NU, whose membership is variously put at 45-60 million, fell in behind Widodo after he agreed to abandon his first choice, former Constitution Court chief justice Mahfud MD, and select conservative 74-year-old NU cleric Ma’ruf Amin as his running mate last August.

Widodo’s first Cabinet had six NU-affiliated ministers, including three from PKB, but that number could well increase in his second-term administration. One thing is clear: this time the religious affairs portfolio will go to a PKB appointee, significant for the direction Islam is headed in the country.

An Indonesian woman casts her vote at a polling station in a file photo. Photo: AFP / Chaideer Mahyuddin

The United Development Party (PPP), which appears to have barely made the 4% threshold for parliamentary representation, has held the post for the past five years, but current minister Lukman Hakim Saifuddin is under a corruption cloud and may well be sacked in a limited Cabinet reshuffle next month.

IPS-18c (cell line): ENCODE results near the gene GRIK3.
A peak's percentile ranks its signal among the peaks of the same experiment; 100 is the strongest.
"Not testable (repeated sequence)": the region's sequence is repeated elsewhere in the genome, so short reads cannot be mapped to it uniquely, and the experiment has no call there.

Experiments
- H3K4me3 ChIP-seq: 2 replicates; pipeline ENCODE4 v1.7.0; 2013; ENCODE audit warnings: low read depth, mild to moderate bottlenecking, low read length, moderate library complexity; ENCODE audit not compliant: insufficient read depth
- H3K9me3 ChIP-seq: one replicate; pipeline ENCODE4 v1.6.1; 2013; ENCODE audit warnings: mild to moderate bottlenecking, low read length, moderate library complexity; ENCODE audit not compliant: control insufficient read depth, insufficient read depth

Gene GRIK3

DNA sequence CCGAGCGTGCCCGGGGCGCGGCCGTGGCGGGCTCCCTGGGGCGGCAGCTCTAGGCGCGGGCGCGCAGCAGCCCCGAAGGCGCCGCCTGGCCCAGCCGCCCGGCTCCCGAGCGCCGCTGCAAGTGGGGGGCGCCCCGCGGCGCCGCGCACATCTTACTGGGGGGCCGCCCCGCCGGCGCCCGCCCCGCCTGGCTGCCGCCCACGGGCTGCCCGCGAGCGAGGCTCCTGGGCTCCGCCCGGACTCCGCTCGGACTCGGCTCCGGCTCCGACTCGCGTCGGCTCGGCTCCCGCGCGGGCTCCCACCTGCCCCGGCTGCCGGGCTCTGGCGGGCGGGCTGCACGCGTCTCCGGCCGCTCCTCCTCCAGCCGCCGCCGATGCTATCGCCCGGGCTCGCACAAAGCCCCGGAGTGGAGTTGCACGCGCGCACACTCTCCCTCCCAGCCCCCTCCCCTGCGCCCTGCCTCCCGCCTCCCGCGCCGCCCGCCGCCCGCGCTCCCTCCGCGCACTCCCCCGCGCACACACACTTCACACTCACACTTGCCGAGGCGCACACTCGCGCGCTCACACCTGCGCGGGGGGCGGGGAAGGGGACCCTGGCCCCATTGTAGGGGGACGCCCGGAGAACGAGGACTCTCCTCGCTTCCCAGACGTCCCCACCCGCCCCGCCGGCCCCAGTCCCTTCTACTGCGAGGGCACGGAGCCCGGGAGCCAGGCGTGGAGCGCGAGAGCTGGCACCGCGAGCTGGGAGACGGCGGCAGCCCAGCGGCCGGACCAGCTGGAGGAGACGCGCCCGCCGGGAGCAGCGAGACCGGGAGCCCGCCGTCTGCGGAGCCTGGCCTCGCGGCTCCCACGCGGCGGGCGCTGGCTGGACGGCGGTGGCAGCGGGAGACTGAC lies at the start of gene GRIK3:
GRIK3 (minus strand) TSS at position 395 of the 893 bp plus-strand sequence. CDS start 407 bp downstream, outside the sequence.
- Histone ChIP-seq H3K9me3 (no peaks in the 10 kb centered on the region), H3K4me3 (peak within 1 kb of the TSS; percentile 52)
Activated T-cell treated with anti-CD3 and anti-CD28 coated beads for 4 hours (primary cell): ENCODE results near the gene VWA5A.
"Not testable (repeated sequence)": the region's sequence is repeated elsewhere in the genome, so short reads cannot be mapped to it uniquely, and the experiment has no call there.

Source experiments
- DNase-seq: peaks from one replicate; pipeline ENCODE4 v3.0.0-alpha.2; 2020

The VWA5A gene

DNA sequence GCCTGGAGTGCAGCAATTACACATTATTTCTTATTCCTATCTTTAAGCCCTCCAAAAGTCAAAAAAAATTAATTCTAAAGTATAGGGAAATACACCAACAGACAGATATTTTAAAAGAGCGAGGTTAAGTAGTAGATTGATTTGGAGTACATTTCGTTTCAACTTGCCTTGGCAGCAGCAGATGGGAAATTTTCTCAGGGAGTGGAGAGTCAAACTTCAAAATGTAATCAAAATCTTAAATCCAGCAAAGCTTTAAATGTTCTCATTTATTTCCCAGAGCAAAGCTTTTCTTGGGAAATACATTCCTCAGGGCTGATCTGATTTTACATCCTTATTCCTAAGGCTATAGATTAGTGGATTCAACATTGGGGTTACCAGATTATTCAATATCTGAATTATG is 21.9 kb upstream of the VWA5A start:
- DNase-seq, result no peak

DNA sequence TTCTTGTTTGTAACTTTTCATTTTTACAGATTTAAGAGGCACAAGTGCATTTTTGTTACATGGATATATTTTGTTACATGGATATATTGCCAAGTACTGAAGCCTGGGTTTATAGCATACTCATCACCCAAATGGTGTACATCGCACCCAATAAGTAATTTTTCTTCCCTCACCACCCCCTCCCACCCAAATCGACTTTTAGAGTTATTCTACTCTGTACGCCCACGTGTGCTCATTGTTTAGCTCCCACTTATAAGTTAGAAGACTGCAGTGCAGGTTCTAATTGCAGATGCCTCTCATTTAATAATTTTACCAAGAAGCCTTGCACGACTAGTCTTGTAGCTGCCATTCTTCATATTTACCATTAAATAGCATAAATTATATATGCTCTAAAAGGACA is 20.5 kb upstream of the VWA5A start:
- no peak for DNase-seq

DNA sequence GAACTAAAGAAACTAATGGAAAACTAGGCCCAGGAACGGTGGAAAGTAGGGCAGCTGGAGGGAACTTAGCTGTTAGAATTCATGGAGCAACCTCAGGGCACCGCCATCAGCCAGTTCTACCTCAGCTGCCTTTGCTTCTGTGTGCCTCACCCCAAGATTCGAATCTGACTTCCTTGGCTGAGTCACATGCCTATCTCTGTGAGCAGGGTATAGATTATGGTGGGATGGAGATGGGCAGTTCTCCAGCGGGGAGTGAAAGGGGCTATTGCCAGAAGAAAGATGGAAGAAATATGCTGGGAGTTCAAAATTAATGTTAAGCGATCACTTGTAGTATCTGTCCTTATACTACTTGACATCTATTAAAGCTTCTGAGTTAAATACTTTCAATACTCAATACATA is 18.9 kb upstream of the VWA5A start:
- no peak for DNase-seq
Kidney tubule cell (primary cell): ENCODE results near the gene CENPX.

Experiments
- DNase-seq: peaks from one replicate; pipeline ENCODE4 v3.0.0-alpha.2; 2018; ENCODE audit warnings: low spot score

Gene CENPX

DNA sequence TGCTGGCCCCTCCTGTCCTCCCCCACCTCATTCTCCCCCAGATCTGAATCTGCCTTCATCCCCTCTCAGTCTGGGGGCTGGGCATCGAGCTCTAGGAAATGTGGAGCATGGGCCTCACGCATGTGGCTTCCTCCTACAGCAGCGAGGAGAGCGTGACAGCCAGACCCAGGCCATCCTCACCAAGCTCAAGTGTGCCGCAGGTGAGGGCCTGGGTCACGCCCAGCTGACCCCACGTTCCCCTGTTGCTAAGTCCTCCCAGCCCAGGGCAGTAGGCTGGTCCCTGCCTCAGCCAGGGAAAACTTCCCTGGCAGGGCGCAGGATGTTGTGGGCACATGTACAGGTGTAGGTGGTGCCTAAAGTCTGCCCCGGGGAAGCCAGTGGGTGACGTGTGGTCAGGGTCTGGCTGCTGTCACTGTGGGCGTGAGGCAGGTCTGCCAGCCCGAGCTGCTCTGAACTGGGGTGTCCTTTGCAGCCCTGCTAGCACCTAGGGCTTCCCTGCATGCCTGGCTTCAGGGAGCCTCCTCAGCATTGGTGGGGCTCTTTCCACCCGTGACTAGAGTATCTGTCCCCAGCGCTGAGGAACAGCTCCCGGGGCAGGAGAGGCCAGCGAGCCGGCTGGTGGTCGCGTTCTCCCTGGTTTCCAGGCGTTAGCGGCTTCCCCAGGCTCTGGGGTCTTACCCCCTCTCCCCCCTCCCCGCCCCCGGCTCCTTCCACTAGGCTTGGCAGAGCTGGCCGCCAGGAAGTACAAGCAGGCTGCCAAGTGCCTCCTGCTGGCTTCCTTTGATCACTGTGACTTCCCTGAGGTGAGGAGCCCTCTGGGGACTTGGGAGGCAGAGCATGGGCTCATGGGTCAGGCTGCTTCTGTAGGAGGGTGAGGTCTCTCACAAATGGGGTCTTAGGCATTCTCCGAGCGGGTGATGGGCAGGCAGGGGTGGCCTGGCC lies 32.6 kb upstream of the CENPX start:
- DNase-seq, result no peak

While the NU has a reputation for moderation and tolerance, fostered by its legendary pluralist leader, the late president Abdurrahman Wahid, its leadership has come under increasing pressure in recent years from conservative elements.

Given the discord that has resulted from NU moving into a closer alliance with PKB and the Widodo camp, analysts caution that the organization may not always be relied on to follow the same secular course, particularly with fundamentalists vying for control over the Islamic grassroots.